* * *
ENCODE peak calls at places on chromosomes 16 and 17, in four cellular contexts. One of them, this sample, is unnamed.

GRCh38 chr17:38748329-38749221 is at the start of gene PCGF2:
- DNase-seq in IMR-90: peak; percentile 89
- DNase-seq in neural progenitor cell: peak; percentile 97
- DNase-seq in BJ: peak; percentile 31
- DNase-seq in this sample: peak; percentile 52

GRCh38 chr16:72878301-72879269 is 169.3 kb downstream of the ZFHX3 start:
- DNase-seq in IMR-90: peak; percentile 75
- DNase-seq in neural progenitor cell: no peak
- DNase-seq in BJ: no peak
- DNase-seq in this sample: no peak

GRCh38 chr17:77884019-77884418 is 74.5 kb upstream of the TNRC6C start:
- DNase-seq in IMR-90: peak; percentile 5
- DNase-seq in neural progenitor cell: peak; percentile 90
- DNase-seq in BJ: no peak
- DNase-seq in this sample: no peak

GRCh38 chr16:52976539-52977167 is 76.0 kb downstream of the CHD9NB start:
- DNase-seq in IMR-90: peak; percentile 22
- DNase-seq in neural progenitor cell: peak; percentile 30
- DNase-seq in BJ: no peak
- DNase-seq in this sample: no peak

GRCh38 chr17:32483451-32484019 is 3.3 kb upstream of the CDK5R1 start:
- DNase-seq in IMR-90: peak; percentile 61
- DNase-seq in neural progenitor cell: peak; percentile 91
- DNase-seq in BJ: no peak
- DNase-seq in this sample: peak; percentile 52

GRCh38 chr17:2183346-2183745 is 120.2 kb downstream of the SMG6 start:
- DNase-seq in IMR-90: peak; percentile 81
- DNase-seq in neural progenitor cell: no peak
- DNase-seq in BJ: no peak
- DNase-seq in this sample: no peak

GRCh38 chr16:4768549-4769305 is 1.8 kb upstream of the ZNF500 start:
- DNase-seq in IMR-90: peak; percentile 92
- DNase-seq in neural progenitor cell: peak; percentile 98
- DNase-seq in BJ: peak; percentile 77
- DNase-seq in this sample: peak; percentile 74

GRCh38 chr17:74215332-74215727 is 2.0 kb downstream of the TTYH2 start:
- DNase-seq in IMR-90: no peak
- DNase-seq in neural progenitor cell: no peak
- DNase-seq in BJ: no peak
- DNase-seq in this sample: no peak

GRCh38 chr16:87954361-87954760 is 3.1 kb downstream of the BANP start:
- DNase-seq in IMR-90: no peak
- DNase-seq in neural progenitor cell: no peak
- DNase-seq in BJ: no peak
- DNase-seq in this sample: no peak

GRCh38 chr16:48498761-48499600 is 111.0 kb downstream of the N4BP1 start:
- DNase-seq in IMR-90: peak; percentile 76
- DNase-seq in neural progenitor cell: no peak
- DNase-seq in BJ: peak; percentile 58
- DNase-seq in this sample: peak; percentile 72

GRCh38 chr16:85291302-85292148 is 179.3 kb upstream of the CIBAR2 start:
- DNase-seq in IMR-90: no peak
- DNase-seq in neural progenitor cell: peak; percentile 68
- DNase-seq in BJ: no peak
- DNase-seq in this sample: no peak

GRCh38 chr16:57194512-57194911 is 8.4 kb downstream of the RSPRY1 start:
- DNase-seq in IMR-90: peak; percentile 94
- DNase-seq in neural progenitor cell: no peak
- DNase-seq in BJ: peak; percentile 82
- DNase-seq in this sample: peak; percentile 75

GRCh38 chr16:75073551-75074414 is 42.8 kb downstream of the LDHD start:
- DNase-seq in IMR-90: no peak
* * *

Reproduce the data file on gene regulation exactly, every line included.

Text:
ENCODE peak calls at places on chromosomes 16 and 17, in four cellular contexts. One of them, this sample, is unnamed.

GRCh38 chr17:38748329-38749221 is at the start of gene PCGF2:
- DNase-seq in IMR-90: peak; percentile 89
- DNase-seq in neural progenitor cell: peak; percentile 97
- DNase-seq in BJ: peak; percentile 31
- DNase-seq in this sample: peak; percentile 52

GRCh38 chr16:72878301-72879269 is 169.3 kb downstream of the ZFHX3 start:
- DNase-seq in IMR-90: peak; percentile 75
- DNase-seq in neural progenitor cell: no peak
- DNase-seq in BJ: no peak
- DNase-seq in this sample: no peak

GRCh38 chr17:77884019-77884418 is 74.5 kb upstream of the TNRC6C start:
- DNase-seq in IMR-90: peak; percentile 5
- DNase-seq in neural progenitor cell: peak; percentile 90
- DNase-seq in BJ: no peak
- DNase-seq in this sample: no peak

GRCh38 chr16:52976539-52977167 is 76.0 kb downstream of the CHD9NB start:
- DNase-seq in IMR-90: peak; percentile 22
- DNase-seq in neural progenitor cell: peak; percentile 30
- DNase-seq in BJ: no peak
- DNase-seq in this sample: no peak

GRCh38 chr17:32483451-32484019 is 3.3 kb upstream of the CDK5R1 start:
- DNase-seq in IMR-90: peak; percentile 61
- DNase-seq in neural progenitor cell: peak; percentile 91
- DNase-seq in BJ: no peak
- DNase-seq in this sample: peak; percentile 52

GRCh38 chr17:2183346-2183745 is 120.2 kb downstream of the SMG6 start:
- DNase-seq in IMR-90: peak; percentile 81
- DNase-seq in neural progenitor cell: no peak
- DNase-seq in BJ: no peak
- DNase-seq in this sample: no peak

GRCh38 chr16:4768549-4769305 is 1.8 kb upstream of the ZNF500 start:
- DNase-seq in IMR-90: peak; percentile 92
- DNase-seq in neural progenitor cell: peak; percentile 98
- DNase-seq in BJ: peak; percentile 77
- DNase-seq in this sample: peak; percentile 74

GRCh38 chr17:74215332-74215727 is 2.0 kb downstream of the TTYH2 start:
- DNase-seq in IMR-90: no peak
- DNase-seq in neural progenitor cell: no peak
- DNase-seq in BJ: no peak
- DNase-seq in this sample: no peak

GRCh38 chr16:87954361-87954760 is 3.1 kb downstream of the BANP start:
- DNase-seq in IMR-90: no peak
- DNase-seq in neural progenitor cell: no peak
- DNase-seq in BJ: no peak
- DNase-seq in this sample: no peak

GRCh38 chr16:48498761-48499600 is 111.0 kb downstream of the N4BP1 start:
- DNase-seq in IMR-90: peak; percentile 76
- DNase-seq in neural progenitor cell: no peak
- DNase-seq in BJ: peak; percentile 58
- DNase-seq in this sample: peak; percentile 72

GRCh38 chr16:85291302-85292148 is 179.3 kb upstream of the CIBAR2 start:
- DNase-seq in IMR-90: no peak
- DNase-seq in neural progenitor cell: peak; percentile 68
- DNase-seq in BJ: no peak
- DNase-seq in this sample: no peak

GRCh38 chr16:57194512-57194911 is 8.4 kb downstream of the RSPRY1 start:
- DNase-seq in IMR-90: peak; percentile 94
- DNase-seq in neural progenitor cell: no peak
- DNase-seq in BJ: peak; percentile 82
- DNase-seq in this sample: peak; percentile 75

GRCh38 chr16:75073551-75074414 is 42.8 kb downstream of the LDHD start:
- DNase-seq in IMR-90: no peak